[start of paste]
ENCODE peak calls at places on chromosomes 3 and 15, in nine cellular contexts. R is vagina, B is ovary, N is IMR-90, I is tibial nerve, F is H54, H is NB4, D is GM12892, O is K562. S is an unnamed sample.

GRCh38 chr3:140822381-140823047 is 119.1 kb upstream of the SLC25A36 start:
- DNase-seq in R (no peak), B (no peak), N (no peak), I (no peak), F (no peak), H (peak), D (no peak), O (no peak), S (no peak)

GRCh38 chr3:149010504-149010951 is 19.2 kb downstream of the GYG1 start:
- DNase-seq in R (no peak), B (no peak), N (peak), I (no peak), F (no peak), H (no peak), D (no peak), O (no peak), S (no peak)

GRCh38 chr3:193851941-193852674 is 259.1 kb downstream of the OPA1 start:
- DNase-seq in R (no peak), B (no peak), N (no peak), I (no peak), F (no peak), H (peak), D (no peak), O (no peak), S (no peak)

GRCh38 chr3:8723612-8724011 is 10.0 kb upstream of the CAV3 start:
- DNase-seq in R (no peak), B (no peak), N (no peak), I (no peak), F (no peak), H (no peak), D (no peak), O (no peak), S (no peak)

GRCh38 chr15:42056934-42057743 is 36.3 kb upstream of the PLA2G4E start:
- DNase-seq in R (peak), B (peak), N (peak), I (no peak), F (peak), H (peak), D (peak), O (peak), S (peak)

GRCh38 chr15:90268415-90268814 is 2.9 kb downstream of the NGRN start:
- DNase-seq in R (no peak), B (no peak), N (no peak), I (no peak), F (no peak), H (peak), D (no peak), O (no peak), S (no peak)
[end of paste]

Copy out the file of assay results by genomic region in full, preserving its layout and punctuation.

ENCODE peak calls at places on chromosomes 3 and 15, in nine cellular contexts. R is vagina, B is ovary, N is IMR-90, I is tibial nerve, F is H54, H is NB4, D is GM12892, O is K562. S is an unnamed sample.

GRCh38 chr3:140822381-140823047 is 119.1 kb upstream of the SLC25A36 start:
- DNase-seq in R (no peak), B (no peak), N (no peak), I (no peak), F (no peak), H (peak), D (no peak), O (no peak), S (no peak)

GRCh38 chr3:149010504-149010951 is 19.2 kb downstream of the GYG1 start:
- DNase-seq in R (no peak), B (no peak), N (peak), I (no peak), F (no peak), H (no peak), D (no peak), O (no peak), S (no peak)

GRCh38 chr3:193851941-193852674 is 259.1 kb downstream of the OPA1 start:
- DNase-seq in R (no peak), B (no peak), N (no peak), I (no peak), F (no peak), H (peak), D (no peak), O (no peak), S (no peak)

GRCh38 chr3:8723612-8724011 is 10.0 kb upstream of the CAV3 start:
- DNase-seq in R (no peak), B (no peak), N (no peak), I (no peak), F (no peak), H (no peak), D (no peak), O (no peak), S (no peak)

GRCh38 chr15:42056934-42057743 is 36.3 kb upstream of the PLA2G4E start:
- DNase-seq in R (peak), B (peak), N (peak), I (no peak), F (peak), H (peak), D (peak), O (peak), S (peak)

GRCh38 chr15:90268415-90268814 is 2.9 kb downstream of the NGRN start:
- DNase-seq in R (no peak), B (no peak), N (no peak), I (no peak), F (no peak), H (peak), D (no peak), O (no peak), S (no peak)